In 17th– and 18th–century Ireland, as natural–grown timber got more difficult to obtain and became an increasingly valuable commodity, woodworkers began to use old timber preserved in bogs where it was suitable for the task in hand. As such, a carpenter or tradesman (as we may assume Cormac was) would have been keen to obtain whatever good timber he could, as and when it became available. Thus he would be resourcing and preparing his raw material from a variety of sources, including both felled and excavated timber. In the case of alder, digging timber out of the ground may not have been confined to the areas of peat-bog alone. Water–logged ground along the margins of lake shores, where alder carrs were to be found, would also have been a likely source for fallen trunks and branches.

At one time in the highlands of Scotland, where it was used for making furniture, alder acquired the nickname of “Scottish Mahogany” [see Note 20] from the reddish colour that it can turn after it has been cut, and it is believed that makers devised various ways to enhance this colouring. One method could have been to submerge the timber in a peat bog, as the effect of the peat is known to darken the timber. However, prolonged submergence would result in it turning “as black as ebony”. (This is thought to be due to the tannin, of which alder has a high content, reacting to the peat. It is interesting to note that the colour of ancient “bog–oak” is also black, and oak is likewise noted for its high tannin content). Another possible reason why alder may have been deliberately put into a peat bog is that it was thought that submerging the timber in a mixture of peat and lime would help increase the wood’s resistance to woodworm attack, alder having acquired a reputation for being one of the woodworm’s favoured timbers.

The above presents us with two plausible interpretations for the poem. The first is that the harp was indeed made from a piece of alder which had been salvaged from water–logged ground (peat bog or otherwise); and the second that Cormac deliberately put the timber into a bog himself, as a treatment to either enhance the colour or increase its resistance to woodworm. However, either way it is unlikely that the timber had lain submerged for any great period of time or else it would have been much darker in colour. [N.B. Although today the harp looks fairly dark in colour, this is the result of later finishes, especially that applied in 1963. The original colour was far lighter].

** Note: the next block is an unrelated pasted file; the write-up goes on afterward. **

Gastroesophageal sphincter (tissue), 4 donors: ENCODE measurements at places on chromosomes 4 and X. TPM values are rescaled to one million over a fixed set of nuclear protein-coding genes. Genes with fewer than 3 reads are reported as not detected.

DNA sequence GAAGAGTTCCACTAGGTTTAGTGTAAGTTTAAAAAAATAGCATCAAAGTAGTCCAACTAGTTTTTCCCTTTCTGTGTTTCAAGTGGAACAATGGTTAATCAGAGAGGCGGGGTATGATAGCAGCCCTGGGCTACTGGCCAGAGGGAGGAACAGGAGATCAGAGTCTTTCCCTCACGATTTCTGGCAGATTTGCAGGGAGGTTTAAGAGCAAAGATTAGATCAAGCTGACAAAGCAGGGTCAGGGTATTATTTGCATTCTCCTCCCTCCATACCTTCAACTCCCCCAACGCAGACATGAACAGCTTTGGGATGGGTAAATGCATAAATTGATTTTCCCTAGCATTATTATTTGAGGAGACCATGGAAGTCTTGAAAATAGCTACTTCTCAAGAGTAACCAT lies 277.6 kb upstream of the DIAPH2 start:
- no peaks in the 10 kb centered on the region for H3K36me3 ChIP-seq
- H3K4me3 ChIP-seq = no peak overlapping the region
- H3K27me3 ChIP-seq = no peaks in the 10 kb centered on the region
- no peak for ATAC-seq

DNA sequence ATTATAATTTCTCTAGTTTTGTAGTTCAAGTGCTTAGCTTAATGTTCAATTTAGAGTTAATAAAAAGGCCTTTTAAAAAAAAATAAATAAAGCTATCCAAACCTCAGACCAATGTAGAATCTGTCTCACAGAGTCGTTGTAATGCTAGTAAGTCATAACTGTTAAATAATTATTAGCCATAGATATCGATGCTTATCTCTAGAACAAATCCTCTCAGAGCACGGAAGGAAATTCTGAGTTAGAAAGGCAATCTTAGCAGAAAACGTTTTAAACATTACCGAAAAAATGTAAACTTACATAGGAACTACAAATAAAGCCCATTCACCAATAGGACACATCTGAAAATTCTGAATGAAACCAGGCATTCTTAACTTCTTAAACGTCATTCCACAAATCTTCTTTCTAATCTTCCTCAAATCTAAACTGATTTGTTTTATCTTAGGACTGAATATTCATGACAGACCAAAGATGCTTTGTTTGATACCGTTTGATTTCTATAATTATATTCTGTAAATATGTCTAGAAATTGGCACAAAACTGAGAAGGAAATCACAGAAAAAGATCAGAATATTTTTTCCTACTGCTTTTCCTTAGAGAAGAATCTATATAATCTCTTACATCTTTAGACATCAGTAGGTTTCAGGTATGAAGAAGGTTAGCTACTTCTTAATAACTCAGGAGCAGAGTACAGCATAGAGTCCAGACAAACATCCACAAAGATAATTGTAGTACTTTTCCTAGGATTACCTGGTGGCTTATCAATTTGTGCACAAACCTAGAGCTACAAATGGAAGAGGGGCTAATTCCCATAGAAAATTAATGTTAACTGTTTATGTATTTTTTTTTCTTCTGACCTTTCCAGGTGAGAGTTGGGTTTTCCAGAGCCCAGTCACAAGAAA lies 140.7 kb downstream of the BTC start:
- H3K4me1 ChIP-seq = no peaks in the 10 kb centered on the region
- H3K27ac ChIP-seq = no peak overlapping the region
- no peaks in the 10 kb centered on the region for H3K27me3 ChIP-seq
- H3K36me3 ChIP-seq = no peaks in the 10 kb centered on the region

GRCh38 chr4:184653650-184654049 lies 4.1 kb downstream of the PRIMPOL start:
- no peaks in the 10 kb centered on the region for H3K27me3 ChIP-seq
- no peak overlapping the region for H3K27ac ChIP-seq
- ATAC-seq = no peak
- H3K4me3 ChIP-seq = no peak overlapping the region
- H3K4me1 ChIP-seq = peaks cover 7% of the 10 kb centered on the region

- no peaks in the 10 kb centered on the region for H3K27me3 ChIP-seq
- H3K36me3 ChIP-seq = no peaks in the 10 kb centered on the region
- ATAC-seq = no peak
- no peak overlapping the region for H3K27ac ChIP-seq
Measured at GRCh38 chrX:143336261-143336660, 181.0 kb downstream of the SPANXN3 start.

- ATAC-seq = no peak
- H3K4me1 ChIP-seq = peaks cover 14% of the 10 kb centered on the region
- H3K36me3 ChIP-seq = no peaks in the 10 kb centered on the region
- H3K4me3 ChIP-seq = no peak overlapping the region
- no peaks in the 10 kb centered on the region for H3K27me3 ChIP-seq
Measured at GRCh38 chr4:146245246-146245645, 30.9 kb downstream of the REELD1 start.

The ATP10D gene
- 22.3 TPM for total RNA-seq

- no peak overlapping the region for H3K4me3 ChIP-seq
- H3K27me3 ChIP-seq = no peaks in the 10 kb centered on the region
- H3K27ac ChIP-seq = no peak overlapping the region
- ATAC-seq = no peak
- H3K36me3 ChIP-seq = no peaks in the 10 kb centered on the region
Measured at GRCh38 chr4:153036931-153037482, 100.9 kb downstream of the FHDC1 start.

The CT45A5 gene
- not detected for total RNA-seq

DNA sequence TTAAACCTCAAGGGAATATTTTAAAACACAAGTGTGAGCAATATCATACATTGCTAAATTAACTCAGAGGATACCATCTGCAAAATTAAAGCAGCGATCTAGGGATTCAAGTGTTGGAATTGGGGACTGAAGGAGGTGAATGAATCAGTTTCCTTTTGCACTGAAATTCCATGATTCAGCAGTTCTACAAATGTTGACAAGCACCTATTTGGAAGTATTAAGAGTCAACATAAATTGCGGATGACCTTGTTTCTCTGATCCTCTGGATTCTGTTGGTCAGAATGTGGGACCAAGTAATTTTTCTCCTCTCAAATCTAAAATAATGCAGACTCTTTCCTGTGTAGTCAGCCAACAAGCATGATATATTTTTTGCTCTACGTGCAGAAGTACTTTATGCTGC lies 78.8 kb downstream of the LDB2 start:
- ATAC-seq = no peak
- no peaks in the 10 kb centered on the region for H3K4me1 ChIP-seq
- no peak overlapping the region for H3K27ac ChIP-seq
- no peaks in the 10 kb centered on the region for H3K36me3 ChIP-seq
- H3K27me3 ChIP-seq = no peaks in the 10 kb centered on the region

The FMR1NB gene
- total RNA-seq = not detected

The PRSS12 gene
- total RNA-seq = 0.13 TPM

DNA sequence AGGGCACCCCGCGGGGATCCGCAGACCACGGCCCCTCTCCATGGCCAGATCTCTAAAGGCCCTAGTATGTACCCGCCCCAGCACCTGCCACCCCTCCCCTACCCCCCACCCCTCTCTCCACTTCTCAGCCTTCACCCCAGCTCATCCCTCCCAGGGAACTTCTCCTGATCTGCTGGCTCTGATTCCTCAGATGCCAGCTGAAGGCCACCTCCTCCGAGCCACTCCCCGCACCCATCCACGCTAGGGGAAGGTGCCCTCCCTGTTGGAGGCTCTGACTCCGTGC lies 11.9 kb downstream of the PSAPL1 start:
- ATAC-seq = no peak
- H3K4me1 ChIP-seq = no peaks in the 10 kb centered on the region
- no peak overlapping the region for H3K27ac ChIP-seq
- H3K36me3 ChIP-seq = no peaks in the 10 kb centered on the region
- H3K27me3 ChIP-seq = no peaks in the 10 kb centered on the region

It is possible that in this little verse Cormac may have taken the threads of truth and, expanding the story a little, spun them into a “yarn”. But, whatever the real truth of the matter, this poem is specific to the Downhill harp alone, and I am not aware of any evidence, either physical, scientific or historical, which supports the belief that any of the existing harps were made from “ancient wood dug out of a bog”. Indeed, the very fact that Cormac is making such a feature of this tends to suggest that what he did with the Downhill was a highly unusual, if not unique, occurrence.

© 2011 Michael Billinge

[35] Sampson’s letter (op.cit.), p. 84.

[36] Bunting, 1840 (op.cit.), p. 76.

[37] Eugene O’Curry, On the Manners and Customs of The Ancient Irish, Vol. III, 1873 (published posthumously), p. 294. N.B. O’Curry gives the source of the information as a letter from George Petrie, who may in turn have taken this from Bunting.

[38] Armstrong (op.cit.), p. 88.

[39] Roslyn Rensch, The Harp, 1969, p. 93.
Roslyn Rensch, Harps & Harpists, 1989, p. 125.

[40] Richard Hayward, The Story of The Irish Harp, 1954, p. 21.

[41] Joan Rimmer, The Irish Harp, 1969, p. 76.

[42] Armstrong (op.cit.), p. 88.

© 2011 Michael Billinge